“If you can change the refractive index you can create lots of optical effects,” said Gu in the release. “Owing to its atomic layer thickness and high mechanical strength, the use of graphene in mobile display units for flat two-dimensional displays is burgeoning. Our technology could also underpin future flexible and wearable display devices and transform them for 3D display.”


Graphene Pushes Photodetectors Towards the Threshold of Teraherz Speeds


The last edition of our newsletter had an interview with Frank Koppens at the Institute of Photonic Sciences (ICFO) in Barcelona, Spain. Koppens and his team at ICFO are again in the news with their demonstration of graphene-based ultrafast photodetector that can convert absorbed light into an electrical voltage at speeds of less than 50 femtoseconds. It may not illustrate it much better, but a femtosecond is a thousandth of a millionth of a millionth of a second.


To achieve these unimaginable speeds, the researchers addressed the problem that has plagued photothermoelectric devices, namely charge-carrier-cooling times that limit their switching speeds.


To understand what charge-carrier-cooling times are you need to understand a little bit of what happens when light hits graphene layers that have each been chemically altered, called doping. When the light hits these layers, it creates an excitation that generates electron-hole pairs and a photovoltage. After the electron-hole pairs are produced, the electrons start heating up and start scattering between the charge carriers. Finally, the electrons cool and this period of cooling is the charge-carrier-cooling times.


The problem has been that this cooling time for the conversion of light to an electric voltage happens in picoseconds, which means that it limits the switching rates for a photothermoelectric device to a few hundred gigahertz.


In research published in the journal Nature Nanotechnology, the cooling time has been shortened from picoseconds to femtoseconds, opening up the potential for reaching terahertz switching speeds using graphene-based photothermoelectric devices.


Koppens and his colleagues recognized that the key of graphene that allows this faster electron cooling is the efficient interaction between all its conduction band carriers. This property allowed for the rapid creation of an electron distribution in the material that gave its electrons a higher temperature. So when light hits graphene, its electrons already have a higher temperature, which means that when the light hits graphene it is very quickly turn into electron heat. The electron heat is then converted to a voltage and the whole process is nearly instantaneous.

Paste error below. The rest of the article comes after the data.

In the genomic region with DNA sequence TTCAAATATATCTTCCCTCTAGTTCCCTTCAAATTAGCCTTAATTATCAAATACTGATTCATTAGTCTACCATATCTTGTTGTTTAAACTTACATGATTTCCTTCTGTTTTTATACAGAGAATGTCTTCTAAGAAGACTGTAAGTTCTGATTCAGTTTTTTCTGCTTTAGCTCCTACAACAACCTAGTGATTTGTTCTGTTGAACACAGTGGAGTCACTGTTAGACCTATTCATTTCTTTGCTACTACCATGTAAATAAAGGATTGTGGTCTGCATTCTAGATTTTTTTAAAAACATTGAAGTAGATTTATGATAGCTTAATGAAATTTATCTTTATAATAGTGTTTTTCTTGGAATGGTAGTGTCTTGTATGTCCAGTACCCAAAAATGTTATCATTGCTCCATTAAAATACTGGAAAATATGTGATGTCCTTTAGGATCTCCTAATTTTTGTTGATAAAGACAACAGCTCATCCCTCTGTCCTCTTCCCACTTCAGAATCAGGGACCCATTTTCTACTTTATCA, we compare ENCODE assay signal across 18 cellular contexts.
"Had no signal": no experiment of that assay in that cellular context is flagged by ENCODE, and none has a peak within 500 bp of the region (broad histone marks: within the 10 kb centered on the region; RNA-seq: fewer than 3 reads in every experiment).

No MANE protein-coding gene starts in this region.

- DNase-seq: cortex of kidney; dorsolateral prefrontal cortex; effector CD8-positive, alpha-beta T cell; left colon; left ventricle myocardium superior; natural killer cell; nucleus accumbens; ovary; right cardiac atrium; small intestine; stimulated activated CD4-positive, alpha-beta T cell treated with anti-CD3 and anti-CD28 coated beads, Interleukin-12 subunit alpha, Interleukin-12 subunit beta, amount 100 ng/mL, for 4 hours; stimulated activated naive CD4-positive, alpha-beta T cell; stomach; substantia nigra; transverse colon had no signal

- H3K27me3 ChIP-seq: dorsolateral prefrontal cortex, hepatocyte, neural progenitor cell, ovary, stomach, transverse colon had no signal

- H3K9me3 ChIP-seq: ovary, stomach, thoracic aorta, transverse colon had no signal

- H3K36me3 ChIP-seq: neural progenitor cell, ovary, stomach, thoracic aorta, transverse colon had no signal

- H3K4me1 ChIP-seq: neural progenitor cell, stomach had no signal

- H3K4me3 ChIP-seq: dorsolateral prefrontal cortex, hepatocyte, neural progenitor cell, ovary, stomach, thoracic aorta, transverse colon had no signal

“Graphene photodetectors show fascinating performance and properties, enabling a wide range of applications,” said Koppens in an article published by the Graphene Flagship. “Ranging from multi-spectral imaging to ultra-fast communications, such applications are being actively developed within the Graphene Flagship programme.”


Graphene Quantum Dots Move to Optoelectronic Applications


We reported on work last year out of Rice University in which graphene was used to produce quantum dots. At the time, the target application was to replace platinum as a catalyst in fuel cells.



While platinum catalysts are an expensive element for fuel cells, they are certainly not the largest obstacle for the wider adoption of fuel cells. 


With this in mind, the Rice researchers looked again at their graphene quantum dots (GQDs) and developed a simple manufacturing technique that can sort out the GQDs according to their size—and therefore, their semiconducting properties.


If you want to make an optoelectronic device based on fluorescence, it is critical that you have a high level of control over the sorting process.


The researchers achieved this control through carefully monitoring the reaction temperature in the oxidation process that turned coal into the quantum dots. By controlling the temperature they could control the size of the dots they produced.


The size of the dot is critical since it determines which wavelength, or color, is absorbed. Smaller dots emit green light, while the larger dots emit light in the orange to red range. The Rice team discovered that the smallest quantum dots, which emit blue light, were the easiest for them to produce from coal.


Based on this work, the Rice researchers are discussing potential applications for GQDs metal or chemical detectors that let engineers tune the fluorescence of the quantum dots so the devices can avoid interference with the target materials’ emissions.